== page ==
An Update on the Role of Immunotherapy and Vaccine Strategies for Primary Brain Tumors

  • Martha R. Neagu
  • David A. Reardon
Neuro-oncology (GJ Lesser, Section Editor)
Part of the following topical collections:
  1. Topical Collection on Neuro-oncology

Opinion statement

Existing therapies for glioblastoma (GBM), the most common malignant primary brain tumor in adults, have fallen short of improving the dismal patient outcomes, with an average 14–16-month median overall survival. The biological complexity and adaptability of GBM, redundancy of dysregulated signaling pathways, and poor penetration of therapies through the blood–brain barrier contribute to poor therapeutic progress. The current standard of care for newly diagnosed GBM consists of maximal safe resection, followed by fractionated radiotherapy combined with concurrent temozolomide (TMZ) and 6–12 cycles of adjuvant TMZ. At progression, bevacizumab with or without additional chemotherapy is an option for salvage therapy. The recent FDA approval of sipuleucel-T for prostate cancer and ipilumimab, nivolumab, and pembrolizumab for select solid tumors and the ongoing trials showing clinical efficacy and response durability herald a new era of cancer treatment with the potential to change standard-of-care treatment across multiple cancers. The evaluation of various immunotherapeutics is advancing for GBM, putting into question the dogma of the CNS as an immuno-privileged site. While the field is yet young, both active immunotherapy involving vaccine strategies and cellular therapy as well as reversal of GBM-induced global immune-suppression through immune checkpoint blockade are showing promising results and revealing essential immunological insights regarding kinetics of the immune response, immune evasion, and correlative biomarkers. The future holds exciting promise in establishing new treatment options for GBM that harness the patients’ own immune system by activating it with immune checkpoint inhibitors, providing specificity using vaccine therapy, and allowing for modulation and enhancement by combinatorial approaches.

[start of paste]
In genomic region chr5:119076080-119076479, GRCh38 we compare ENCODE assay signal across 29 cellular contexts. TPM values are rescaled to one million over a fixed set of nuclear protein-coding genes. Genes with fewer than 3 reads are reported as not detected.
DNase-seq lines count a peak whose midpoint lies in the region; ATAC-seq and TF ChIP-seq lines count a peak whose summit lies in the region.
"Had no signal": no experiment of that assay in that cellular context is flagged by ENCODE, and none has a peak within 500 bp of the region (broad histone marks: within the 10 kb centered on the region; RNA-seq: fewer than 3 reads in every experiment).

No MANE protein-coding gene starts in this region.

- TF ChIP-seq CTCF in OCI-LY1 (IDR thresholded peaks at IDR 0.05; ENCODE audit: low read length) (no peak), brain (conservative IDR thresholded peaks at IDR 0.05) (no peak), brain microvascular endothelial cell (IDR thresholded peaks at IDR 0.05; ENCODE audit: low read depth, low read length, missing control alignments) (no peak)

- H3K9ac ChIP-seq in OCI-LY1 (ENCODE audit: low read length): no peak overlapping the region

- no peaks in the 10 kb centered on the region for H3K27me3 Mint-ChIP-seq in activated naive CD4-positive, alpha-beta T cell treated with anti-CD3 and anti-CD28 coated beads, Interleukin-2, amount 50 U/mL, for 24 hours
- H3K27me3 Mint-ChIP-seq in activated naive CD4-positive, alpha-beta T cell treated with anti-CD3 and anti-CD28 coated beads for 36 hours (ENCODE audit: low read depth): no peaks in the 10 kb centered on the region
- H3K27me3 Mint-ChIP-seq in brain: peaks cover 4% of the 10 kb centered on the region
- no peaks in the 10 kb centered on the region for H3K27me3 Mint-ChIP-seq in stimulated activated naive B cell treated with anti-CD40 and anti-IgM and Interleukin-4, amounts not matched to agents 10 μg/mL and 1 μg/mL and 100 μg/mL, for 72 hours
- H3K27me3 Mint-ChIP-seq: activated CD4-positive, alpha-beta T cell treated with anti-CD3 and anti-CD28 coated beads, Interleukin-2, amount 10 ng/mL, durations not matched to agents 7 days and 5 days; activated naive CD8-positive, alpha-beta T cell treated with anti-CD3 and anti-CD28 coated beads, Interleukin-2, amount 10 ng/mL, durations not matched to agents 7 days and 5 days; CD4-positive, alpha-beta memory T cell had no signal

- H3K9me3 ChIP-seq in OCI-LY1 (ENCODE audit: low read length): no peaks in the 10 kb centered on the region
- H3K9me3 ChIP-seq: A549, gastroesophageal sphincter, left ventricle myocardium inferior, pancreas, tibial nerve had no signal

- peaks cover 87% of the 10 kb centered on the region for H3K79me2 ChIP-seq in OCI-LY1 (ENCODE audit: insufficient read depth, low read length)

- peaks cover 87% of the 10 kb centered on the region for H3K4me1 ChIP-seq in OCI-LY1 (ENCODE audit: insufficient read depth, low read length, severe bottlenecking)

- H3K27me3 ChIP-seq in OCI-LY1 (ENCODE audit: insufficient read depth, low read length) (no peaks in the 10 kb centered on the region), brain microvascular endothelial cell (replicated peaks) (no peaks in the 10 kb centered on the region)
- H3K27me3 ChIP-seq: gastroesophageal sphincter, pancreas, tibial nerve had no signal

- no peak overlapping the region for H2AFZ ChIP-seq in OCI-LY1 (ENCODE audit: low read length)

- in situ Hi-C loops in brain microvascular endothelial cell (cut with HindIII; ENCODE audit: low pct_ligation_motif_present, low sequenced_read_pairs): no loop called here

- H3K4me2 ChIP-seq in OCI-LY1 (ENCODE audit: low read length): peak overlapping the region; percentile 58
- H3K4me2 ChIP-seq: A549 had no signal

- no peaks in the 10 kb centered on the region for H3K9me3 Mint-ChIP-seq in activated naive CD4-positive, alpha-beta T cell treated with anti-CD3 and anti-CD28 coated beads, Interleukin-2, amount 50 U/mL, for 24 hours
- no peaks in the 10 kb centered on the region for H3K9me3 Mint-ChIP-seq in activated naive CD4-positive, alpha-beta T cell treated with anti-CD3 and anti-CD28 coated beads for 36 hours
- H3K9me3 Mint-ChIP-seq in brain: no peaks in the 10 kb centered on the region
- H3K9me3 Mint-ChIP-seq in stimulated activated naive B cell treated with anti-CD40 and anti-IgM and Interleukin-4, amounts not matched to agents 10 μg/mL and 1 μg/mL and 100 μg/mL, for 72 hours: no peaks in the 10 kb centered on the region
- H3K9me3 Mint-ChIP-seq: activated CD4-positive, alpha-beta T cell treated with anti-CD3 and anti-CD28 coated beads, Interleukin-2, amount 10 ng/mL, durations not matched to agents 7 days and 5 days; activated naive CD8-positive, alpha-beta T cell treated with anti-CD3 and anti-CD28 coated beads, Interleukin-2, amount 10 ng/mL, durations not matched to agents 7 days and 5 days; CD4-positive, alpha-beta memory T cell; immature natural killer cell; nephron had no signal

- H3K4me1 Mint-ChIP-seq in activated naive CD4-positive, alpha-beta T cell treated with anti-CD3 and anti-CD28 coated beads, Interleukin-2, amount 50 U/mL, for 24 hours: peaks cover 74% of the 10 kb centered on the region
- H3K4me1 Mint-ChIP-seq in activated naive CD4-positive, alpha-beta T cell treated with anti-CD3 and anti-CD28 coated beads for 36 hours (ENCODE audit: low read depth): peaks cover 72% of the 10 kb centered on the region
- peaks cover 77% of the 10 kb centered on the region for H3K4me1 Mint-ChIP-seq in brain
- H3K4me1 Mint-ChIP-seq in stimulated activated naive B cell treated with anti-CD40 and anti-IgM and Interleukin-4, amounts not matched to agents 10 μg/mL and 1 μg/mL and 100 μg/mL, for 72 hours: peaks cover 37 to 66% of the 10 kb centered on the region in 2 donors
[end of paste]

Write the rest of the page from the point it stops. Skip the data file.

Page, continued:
GBM Immunotherapy Checkpoint blockade Vaccines Autologous T cells CAR T cells Rindopepimut EGFRvIII 


Compliance with Ethics Guidelines

Conflict of Interest

Martha R. Neagu has received financial support through a grant from the National Institutes of Health (K12CA090354).

David A. Reardon has served on advisory boards for AbbVie, Amgen, Bristol-Myers Squibb, Cavion, Genentech/Roche, Merck, Midatech, Regeneron, and Stemline Therapeutics and has conducted lectures on behalf of Genentech/Roche and Merck.

Human and Animal Rights and Informed Consent

This article does not contain any studies with human or animal subjects performed by any of the authors.

References and Recommended Reading

Papers of particular interest, published recently, have been highlighted as: • Of importance •• Of major importance

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Copyright information

© Springer Science+Business Media New York 2015

Authors and Affiliations

  1. 1.Dana-Farber Cancer InstituteBostonUSA
  2. 2.Pappas Center for Neuro-OncologyMassachusetts General HospitalBostonUSA

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